LAWRIE WILLIAMS: China 154, Hong Kong 39. Swiss Dec gold exports show remarkable gold flows
For many years many gold analysts have blithely stated that Hong Kong’s gold exports to the Chinese mainland are a proxy for total Chinese imports – or at the very least that the Special Administrative Region remains the principal route for gold flows into the Middle Kingdom. Indeed hugely respected analytical consultancy, GFMS. In its latest update to its 2016 gold supply/demand analysis released last weekend persists in this assumption calling Hong Kong the principal gateway for gold flows into mainland China.
But, the latest Swiss official gold export figures for December show that this just isn’t necessarily the case any more. Swiss gold exports direct to the Chinese mainland in December were almost FOUR TIMES those into Hong Kong and were MORE THAN THREE TIMES the amount of gold shipped from Hong Kong into the mainland. We have long stated here that the proportion of direct Chinese gold imports via Hong Kong has been diminishing in importance, but the latest Swiss figures, although perhaps anomalous in their actual numbers, demonstrate that the Hong Kong net trade is no longer indicative of the total levels of Chinese gold imports – indeed far from it. See table below for Switzerland’s country by country December gold export figures as released by the Swiss Customs Administration – chart supplied by Nick Laird’s excellent www.goldchartsrus.com website.
The table also shows that East and South Asian nations accounted for 87% of Swiss gold exports during that month with India, Singapore and Thailand all also being significant importers of Swiss gold.
We hear anecdotally that the four major Swiss gold refining companies, Heraeus, Metalor, PAMP and Valcambi have all been working round the clock to meet the Asian demand, although we assume there will be a substantial slowdown in late January now the Chinese New Year holiday is with us. This is a traditional time of gift giving, of which gold plays an important part, and tends to account for usually high Chinese and Hong Kong import figures during December and January. The Chinese Lunar New Year fell early this year – it’s normally in February – so we wouldn’t expect this year’s January import figure to be as high as that of a year ago. This also tends to show up in Shanghai Gold Exchange (SGE) withdrawal figures and in 2016 January was the peak month for these. They were lacklustre during the year otherwise but did show a pick-up in the final months of the year as jewellers, gold dealers and fabricators restocked ahead of the New Year holiday – see table in my article: Latest SGE Withdrawals Lowest Since 2012, But What's The Significance For Gold Stock Investment?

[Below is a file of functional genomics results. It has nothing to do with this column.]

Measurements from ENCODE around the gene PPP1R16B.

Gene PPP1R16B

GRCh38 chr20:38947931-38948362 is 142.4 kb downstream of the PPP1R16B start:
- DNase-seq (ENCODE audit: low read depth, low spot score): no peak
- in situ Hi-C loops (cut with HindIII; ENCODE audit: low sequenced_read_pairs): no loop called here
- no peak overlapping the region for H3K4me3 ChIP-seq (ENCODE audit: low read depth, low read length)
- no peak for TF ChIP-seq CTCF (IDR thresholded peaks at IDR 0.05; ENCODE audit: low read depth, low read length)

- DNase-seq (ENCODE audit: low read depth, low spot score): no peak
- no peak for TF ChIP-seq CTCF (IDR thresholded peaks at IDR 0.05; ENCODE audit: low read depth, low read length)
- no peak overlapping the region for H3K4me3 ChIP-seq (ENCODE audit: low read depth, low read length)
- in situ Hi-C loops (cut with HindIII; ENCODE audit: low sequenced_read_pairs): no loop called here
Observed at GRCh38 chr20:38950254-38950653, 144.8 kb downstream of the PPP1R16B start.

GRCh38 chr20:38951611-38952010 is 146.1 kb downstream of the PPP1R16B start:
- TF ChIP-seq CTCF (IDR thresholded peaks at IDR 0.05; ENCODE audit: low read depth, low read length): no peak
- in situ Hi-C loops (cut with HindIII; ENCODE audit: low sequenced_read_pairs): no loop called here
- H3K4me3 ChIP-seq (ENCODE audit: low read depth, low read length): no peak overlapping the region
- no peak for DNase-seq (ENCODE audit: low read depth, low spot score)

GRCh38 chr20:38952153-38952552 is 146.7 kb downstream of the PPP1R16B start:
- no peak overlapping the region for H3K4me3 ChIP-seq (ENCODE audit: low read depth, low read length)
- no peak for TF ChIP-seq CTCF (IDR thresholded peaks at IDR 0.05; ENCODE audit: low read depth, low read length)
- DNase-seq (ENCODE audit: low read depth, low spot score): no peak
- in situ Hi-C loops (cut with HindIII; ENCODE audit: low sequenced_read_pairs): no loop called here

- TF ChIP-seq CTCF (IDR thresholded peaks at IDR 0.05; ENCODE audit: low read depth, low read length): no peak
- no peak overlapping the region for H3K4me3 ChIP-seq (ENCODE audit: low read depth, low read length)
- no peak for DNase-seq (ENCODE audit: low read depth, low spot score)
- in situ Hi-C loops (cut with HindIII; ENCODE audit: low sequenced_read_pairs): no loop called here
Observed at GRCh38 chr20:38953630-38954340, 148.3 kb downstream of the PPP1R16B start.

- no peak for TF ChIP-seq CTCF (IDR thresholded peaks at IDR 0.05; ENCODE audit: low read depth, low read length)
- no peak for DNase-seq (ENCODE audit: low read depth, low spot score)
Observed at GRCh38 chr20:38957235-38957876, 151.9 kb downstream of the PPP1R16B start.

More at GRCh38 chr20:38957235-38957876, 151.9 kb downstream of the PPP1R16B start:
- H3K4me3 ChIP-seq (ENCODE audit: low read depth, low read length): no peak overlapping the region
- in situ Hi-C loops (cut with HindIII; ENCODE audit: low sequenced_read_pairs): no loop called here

So where is Switzerland getting the gold from? For December the answer was London and, to a lesser extent the USA – see the goldchartsrus.com graphic on Swiss gold imports for the month:
Indeed the import figures suggest that the gold flows effectively came from London, with LBMA good delivery bars being re-refined to the purity and sizes demanded by the Asian markets in Switzerland. In some respects this is back to normality, although the London figure was higher than usual, after a year of anomalous Swiss imports. Last year these had largely been flowing in from normal gold trading centres like Hong Kong and the Middle East suggesting weak 2016 Eastern gold demand enabling destocking by gold traders who were also taking advantage of the rise in gold prices during the year.
So do the latest Swiss import and export figures suggest a return to gold flow normality? It is too early to tell. We’ll need to watch future figures and, in the case of China the monthly SGE withdrawal numbers, before we can say this. We suspect not totally with reports already coming in of a fall-off in Chinese flows as the New Year holiday began. But despite this the gold price has been holding up remarkably well even with the Chinese being on holiday and this has very much been down to the uncertainties looming up from initial moves by the Trump Presidency. Uncertainty tends to be good for the gold price!